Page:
Two hotel brands with grand ambitions—Capella and Rocco Forte—are building European empires. In the first column of his new series, Christopher Petkanas sizes them up.

Courtesy of Capella Hotels and Resorts Capella Hotels and Resorts
| Credit: Capella Hotels and Resorts

Before leaving New York for Schloss Velden, in southern Austria, and Capella Castlemartyr, in County Cork, Ireland, just as I was choosing which ties to pack and about to oven-dry some tomatoes, Benjamin and Iona called, identifying themselves as my private assistants. Was there anything they could do for me or needed to know about me before my arrival—dietary don’ts, transfers, reservations, specific things I wanted to see or do?

Wow, I thought. Lots of hotels send “thank you for staying with us!” notes after you check out, but such exhaustive “pre-calls” are rare. I was impressed, even if I failed the keen, bright voices on the other end because I couldn’t think of anything for them to do. Both Schloss Velden and Castlemartyr are part of Capella Hotels and Resorts, the upstart luxury hospitality group based in Atlanta and headed by Horst Schulze. Do you know Ritz-Carlton?If so, it is thanks to Mr. Schulze, who left the company as vice chairman in 2002 and whose name is synonymous with visionary hotel-building. The idea is that he will do for Capella what he did for Ritz-Carlton, minus the cobalt goblets.

Nobody phoned me from Le Richemond, in Geneva, or the Charles Hotel, in Munich, where I would also be staying, which is not to say these places don’t have their knives sharpened: They are, after all, urban hotels that do big business with business travelers, not country resorts focused on the leisure market. Warm and fuzzy is not their style, which is fine. As outposts of an empire built on a different model, they have other attributes.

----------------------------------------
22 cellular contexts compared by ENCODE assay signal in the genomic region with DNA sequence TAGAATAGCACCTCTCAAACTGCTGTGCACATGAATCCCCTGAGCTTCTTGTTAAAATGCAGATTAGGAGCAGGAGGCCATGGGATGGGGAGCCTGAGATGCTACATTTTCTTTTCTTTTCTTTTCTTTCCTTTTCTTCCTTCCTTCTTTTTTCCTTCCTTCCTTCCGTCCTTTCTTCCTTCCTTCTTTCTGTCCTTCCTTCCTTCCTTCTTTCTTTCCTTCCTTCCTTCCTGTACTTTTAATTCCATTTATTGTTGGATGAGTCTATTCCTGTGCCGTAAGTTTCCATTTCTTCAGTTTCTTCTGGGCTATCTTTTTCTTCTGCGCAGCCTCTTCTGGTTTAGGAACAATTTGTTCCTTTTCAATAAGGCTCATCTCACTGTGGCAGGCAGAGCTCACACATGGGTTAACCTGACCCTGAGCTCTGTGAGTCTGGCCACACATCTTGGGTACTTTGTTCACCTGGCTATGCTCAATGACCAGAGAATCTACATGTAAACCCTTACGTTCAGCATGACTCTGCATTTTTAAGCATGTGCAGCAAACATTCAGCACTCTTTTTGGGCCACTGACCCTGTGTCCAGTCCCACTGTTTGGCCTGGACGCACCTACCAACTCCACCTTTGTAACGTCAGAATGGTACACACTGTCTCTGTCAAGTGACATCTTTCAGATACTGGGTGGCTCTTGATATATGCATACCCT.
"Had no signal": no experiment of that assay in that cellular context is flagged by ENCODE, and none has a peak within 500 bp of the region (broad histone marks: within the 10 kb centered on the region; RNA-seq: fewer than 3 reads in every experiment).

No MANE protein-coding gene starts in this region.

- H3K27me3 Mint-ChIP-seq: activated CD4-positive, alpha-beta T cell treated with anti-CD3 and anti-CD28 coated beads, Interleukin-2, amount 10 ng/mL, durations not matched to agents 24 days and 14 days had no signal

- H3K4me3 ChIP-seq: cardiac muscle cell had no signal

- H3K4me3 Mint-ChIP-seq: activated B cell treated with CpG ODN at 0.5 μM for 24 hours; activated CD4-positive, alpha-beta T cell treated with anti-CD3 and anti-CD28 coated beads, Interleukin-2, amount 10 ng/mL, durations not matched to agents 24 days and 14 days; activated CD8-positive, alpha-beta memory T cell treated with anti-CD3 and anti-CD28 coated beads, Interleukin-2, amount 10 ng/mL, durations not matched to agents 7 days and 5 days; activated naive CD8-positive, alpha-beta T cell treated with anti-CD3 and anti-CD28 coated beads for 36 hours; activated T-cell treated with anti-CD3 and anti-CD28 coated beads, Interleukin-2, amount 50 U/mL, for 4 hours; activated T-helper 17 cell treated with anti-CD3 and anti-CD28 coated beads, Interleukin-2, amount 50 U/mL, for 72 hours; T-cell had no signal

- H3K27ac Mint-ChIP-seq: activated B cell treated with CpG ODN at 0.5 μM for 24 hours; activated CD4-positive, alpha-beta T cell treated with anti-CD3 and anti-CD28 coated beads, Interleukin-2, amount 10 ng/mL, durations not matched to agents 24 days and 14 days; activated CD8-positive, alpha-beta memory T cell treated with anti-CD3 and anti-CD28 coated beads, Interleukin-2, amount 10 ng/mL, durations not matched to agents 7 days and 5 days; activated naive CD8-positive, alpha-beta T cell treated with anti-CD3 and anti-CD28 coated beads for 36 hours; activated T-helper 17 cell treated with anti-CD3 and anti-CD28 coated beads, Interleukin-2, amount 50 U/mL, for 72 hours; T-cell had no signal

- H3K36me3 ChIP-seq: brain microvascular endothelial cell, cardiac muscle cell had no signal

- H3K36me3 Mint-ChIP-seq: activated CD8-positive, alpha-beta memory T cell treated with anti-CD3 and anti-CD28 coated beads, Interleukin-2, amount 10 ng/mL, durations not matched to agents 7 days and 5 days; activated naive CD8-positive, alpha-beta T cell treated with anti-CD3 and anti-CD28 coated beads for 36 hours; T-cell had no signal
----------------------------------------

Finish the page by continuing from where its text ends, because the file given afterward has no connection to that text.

Slick, sleek, and possibly impossible to trip up no matter how many traps you lay for them, Le Richemond and the Charles belong to the Rocco Forte Collection, which by July will also have the Augustine, in Prague. Looking onto the Wallenstein Garden, a geometric masterpiece of the early Baroque, the Augustine is set to inhabit a historic complex of five buildings, including a portion of a working 13th-century monastery. Spying monks on their way to vespers isn’t normally part of the five-star hotel experience. But it will be here, and you won’t even have to pay extra.

Using some creative math, Forte has lately taken to calling itself the largest luxury hotel operator in Europe. Oh really?Tell that to the Four Seasons, whose Hotel Istanbul at Bosphorus bows in June, followed the next month by the Hotel Firenze, in Florence. While the Istanbul is folded into a romantic 19th-century Ottoman mansion with views across the strait to the Asian side of the city, the Firenze claims a ravishing Renaissance palazzo steps from the Duomo.

Capella is too wet behind the ears for the established big guns to really care about it. Richard Power, Forte’s brand managing director, calls Four Seasons his “most admired competitor,” but insists he’s never even heard of Capella. Forte and Capella are not head-to-head rivals, but Power’s ignorance is still a little odd when you consider that both are luxury brands vying for consumer mind-share. When Schulze told me he did not know the Forte product well enough to comment on it, I started to think maybe I was the paranoid one. I always assume these guys read each other’s moves like tea leaves. But beyond a preoccupation with size, maybe they really do live in a bubble.

Richard Power may finally hear about capella when its third property, the Breidenbacher Hof in Düsseldorf, opens this month. Not that it will be an easy sell. Much is being made of the hotel’s location on the “glamorous” Königsallee, the city’s principal boulevard, but for many, glamour and Düsseldorf will never make it down the aisle.

There will be a lot more to get your teeth into at Capella Dunboy Castle, in Castletownbere, Ireland, launching this summer. Dunboy was built around 1400 by ancestors of Donal O’Sullivan Beara, the last Irish chieftain to forswear allegiance to England. Guest rooms (as at all Capellas, the number hovers around 100) overlook grounds where in 1602 Beara and his army clashed bloodily with English troops.